Time to stop stalling and start doing

There’s a lot of chatter now about “sitting it out” these days.

But I’ve decided to defy this notion. It should not be encouraged. We’re told and tell ourselves that by simply getting through this, we’re doing well, but it’s been a year. For those receiving the PUP, a year of no work and loss of identity has occurred, and for many there are no hobbies or challenges.

Procrastination is not helpful to humans. Though etymologically it is derived from the Latin verb ‘procrastinare’ – to put off till tomorrow – in ancient Greek it hails from the word ‘akrasia,’ which means doing something against our better judgment. 

Dr Piers Steel, a professor of motivational psychology at the University of Calgary and author of  “The Procrastination Equation: How to Stop Putting Things Off and Start Getting Stuff Done,” calls it ‘self harm.’

Sure you can watch Netflix, but you also can tap into a wealth of information via books or the internet and use this time to intellectually eat spinach and learn something new.

We have free tuition at our fingertips. We can learn anything from ‘how to herd Tibetan yak’ to karate, piano or photography at the touch of a button, and yet, most people don’t care to use it for extra curricular purposes. 

Social media, annoying kids Barbie videos on YouTube, conspiracy theories and bad news makes up a regular daily intake. When describing the internet, David Bowie described called it ‘an alien lifeform’ in a now famous Jeremy Paxman interview in 2000. Despite Paxman’s protestations, he said it was ‘unimaginable, exhilarating’ and ‘terrifying at the same time.”

With that in mind, I decided to learn the Napali National Anthem. I’m honouring the ten brave men who summited K2 in January- a winter first. If you’re into mountaineering as I am, it’s the last and desired prize in the world of Alpinism. I spent December and January following their fortunes as they defied ice falls, dangerous seracs, blistering cold and destructive gale force winds. The summit video of the men, lead by erstwhile Ghurka soldier Nirmal Purja, holding hands and singing their anthem was the highlight of my year thus far. So I shall learn the anthem, and perhaps some Nepalese for my next trip. You can do that on the internet rather than stare at walls.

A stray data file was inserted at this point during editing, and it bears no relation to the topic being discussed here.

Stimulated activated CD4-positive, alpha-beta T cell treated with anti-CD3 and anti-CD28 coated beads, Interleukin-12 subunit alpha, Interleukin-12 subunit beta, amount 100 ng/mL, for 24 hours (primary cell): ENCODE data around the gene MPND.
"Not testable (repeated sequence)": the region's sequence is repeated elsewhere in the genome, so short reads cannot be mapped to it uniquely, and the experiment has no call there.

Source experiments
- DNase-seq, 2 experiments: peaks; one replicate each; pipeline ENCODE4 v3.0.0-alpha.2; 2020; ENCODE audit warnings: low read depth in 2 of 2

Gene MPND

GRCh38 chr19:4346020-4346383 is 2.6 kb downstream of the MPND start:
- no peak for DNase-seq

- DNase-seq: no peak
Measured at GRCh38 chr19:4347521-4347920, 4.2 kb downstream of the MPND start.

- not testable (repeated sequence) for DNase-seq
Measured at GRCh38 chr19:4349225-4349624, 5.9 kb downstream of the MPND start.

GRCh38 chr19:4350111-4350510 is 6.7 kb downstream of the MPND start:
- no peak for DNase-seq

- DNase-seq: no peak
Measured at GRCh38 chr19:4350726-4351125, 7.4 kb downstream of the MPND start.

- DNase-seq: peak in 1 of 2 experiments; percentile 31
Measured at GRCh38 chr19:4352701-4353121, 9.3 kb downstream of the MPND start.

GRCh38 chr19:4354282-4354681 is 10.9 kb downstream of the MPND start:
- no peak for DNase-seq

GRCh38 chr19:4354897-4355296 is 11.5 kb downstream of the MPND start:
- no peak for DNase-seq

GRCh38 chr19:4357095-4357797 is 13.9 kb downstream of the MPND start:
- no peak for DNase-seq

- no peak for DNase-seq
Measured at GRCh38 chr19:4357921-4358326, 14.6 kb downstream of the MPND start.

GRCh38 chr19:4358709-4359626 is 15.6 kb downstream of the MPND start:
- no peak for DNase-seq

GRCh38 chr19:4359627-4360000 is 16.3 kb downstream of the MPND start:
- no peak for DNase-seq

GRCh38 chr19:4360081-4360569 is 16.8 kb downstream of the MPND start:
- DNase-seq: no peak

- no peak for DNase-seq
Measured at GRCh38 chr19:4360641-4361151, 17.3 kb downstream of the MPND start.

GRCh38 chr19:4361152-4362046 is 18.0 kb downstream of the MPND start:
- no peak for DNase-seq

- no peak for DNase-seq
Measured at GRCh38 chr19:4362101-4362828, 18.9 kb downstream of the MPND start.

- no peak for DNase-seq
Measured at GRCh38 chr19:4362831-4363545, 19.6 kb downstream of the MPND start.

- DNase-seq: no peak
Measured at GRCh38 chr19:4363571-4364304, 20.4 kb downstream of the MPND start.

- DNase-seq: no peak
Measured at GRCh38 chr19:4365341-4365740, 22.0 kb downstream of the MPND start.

It’s my equivalent of Bill Gates ‘think week’ where he retreats to his cabin for some brain optimisation by finding ways to lift billions out of poverty, while simultaneously figuring out the finer intricacies of fusing advanced reactors with isotopic applications and nuclear technology to save the world. 

Due to their ridiculous wealth, very successful people are targets of mistrust-and often rightly so, but they certainly know how to master time better than we do.I am often left wondering how they fit it all in.

Besides being inspired by Mr Purja, I’ve also been emboldened by Roald Dahl, who wrote his books in his garden shed in Buckinghamshire with nothing but an Anglepoise lamp, a paraffin heater and cigarettes for company. He sat there each day for many hours, letting his imagination run wild, with a blanket over his lap.

If I had his discipline, I could master the art of post processing photos like Michaelangelo in the morning and translate Ulysses into Sanskrit in the afternoon. Though I’ve taken numerous online courses in photography and am currently doing an MsC Masters in Science, I could do more.

At the risk of sounding like Tony Robinson, ‘brain power is nothing without will power’. 

In Hollywood, it’s a well versed opinion that stars stay the age they became famous at. This might explain Michael Jackson’s much maligned behaviour or why we still think Britney Spears is a teenager. We’ve adopted this strategy for Covid-19 times too. Collectively we’ve stagnated mentally and physically, while our bodies age.

We’ve missed a year. We’ve missed milestones from festivals to holidays to time with friends. But a year is a long time to just write off. We humans are prone to waiting for the weekend, the wedding, the holiday or retirement, but we really shouldn’t.

Rather than listen to Covid-19 speak, I’ll be taking more inspiration from the likes of Mr Purja in managing my most precious commodity for something useful.

As Miles Davis once said; “Time isn’t the main thing. It’s the only thing.”